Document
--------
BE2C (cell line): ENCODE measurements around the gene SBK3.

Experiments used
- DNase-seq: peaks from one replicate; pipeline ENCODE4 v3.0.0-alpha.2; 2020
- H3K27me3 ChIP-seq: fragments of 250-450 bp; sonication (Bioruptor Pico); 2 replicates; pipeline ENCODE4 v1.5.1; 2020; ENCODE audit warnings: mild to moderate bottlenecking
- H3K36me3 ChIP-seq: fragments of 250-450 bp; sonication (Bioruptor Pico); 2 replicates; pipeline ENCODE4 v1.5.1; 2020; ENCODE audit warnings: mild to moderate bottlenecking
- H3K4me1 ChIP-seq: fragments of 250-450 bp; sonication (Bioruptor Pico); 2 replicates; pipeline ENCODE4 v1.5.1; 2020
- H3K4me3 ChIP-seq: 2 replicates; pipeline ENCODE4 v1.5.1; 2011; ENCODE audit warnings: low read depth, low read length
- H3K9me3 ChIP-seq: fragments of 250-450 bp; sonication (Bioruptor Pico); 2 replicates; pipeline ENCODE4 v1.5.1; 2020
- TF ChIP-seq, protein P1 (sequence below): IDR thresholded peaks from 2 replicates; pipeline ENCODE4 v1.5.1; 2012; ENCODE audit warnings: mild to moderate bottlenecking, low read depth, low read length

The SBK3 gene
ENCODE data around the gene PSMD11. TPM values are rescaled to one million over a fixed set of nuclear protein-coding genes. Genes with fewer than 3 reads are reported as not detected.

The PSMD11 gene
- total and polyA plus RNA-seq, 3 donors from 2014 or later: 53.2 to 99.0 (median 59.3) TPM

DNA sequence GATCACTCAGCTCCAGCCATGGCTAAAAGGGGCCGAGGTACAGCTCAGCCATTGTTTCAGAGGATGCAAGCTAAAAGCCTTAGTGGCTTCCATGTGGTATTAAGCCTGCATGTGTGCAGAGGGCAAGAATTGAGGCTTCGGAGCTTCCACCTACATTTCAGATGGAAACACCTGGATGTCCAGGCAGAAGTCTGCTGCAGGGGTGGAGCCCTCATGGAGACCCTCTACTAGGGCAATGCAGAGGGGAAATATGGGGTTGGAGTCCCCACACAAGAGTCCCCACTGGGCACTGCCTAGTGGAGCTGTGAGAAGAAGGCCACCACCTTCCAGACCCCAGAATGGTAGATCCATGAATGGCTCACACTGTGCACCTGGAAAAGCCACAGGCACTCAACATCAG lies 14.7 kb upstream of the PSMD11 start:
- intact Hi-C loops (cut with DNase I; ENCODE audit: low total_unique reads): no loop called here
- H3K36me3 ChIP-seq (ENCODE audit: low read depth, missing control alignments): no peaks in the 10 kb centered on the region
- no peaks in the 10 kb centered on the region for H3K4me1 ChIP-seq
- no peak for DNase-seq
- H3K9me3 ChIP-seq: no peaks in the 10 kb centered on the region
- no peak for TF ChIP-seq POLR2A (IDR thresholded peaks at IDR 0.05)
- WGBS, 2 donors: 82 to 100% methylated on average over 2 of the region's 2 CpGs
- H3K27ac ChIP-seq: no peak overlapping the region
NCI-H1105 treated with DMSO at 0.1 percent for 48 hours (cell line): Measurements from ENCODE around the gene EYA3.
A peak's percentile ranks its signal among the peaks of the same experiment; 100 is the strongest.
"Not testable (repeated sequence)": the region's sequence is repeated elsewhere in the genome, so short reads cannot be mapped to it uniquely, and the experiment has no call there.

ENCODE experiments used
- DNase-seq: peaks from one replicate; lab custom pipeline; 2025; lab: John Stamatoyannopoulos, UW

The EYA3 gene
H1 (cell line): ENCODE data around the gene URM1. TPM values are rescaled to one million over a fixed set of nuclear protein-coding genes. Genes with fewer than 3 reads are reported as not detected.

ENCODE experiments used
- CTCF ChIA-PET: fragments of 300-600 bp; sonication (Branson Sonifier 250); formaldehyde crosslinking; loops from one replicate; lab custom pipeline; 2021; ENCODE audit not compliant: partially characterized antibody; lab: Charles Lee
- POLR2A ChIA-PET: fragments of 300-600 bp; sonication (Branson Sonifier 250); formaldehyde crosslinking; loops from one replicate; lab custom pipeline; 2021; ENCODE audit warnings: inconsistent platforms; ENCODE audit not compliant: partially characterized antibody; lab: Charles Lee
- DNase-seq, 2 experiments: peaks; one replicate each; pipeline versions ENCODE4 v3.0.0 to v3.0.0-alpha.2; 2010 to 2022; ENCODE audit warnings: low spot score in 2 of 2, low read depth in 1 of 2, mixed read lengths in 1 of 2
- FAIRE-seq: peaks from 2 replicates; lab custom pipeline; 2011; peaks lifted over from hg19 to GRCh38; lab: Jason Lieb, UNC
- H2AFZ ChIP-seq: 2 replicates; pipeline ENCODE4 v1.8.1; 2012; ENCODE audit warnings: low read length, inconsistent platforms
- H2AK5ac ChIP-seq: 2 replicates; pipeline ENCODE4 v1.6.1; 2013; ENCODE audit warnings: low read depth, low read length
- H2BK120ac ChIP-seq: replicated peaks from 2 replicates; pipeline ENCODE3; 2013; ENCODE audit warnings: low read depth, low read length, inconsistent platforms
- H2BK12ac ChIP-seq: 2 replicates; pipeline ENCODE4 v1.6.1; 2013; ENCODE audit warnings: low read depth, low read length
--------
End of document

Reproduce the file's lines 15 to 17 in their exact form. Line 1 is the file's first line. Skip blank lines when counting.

- intact Hi-C loops (cut with DNase I; ENCODE audit: low total_unique reads): no loop called here
- H3K36me3 ChIP-seq (ENCODE audit: low read depth, missing control alignments): no peaks in the 10 kb centered on the region
- no peaks in the 10 kb centered on the region for H3K4me1 ChIP-seq